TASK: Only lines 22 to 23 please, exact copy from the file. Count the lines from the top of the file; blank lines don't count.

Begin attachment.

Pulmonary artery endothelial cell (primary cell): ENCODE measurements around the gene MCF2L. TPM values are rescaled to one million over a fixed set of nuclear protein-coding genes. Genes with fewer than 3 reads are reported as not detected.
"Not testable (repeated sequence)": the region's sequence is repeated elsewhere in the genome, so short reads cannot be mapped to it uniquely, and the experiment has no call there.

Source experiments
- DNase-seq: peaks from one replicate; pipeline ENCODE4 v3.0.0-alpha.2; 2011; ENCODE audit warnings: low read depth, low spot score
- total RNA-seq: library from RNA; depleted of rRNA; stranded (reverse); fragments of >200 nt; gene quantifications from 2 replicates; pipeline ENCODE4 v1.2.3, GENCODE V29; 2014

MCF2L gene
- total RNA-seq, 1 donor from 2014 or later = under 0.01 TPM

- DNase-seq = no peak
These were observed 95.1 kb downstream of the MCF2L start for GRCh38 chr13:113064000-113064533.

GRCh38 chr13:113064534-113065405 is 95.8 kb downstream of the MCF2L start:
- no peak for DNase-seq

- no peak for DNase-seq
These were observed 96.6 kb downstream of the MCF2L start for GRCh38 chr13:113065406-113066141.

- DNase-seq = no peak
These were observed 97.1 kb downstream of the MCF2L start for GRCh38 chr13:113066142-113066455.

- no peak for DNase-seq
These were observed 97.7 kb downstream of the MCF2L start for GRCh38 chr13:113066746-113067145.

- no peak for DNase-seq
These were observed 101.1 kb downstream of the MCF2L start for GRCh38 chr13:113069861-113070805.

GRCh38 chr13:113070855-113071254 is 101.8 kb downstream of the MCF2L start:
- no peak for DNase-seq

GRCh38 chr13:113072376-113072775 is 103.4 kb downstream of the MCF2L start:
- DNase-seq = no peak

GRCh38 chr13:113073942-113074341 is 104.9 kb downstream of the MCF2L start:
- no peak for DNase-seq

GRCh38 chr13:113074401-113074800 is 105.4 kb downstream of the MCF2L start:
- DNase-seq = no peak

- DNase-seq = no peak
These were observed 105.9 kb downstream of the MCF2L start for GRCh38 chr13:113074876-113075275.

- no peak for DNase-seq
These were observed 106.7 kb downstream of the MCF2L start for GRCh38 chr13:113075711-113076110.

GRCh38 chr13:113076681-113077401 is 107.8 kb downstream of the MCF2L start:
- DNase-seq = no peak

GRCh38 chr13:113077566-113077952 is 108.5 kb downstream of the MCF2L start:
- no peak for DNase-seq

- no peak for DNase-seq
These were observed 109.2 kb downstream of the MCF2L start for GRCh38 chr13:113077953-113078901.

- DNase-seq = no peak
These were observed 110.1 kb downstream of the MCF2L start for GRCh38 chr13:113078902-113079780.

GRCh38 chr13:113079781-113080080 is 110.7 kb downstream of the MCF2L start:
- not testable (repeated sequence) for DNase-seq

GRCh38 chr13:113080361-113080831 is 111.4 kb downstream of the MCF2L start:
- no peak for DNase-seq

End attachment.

GRCh38 chr13:113072376-113072775 is 103.4 kb downstream of the MCF2L start:
- DNase-seq = no peak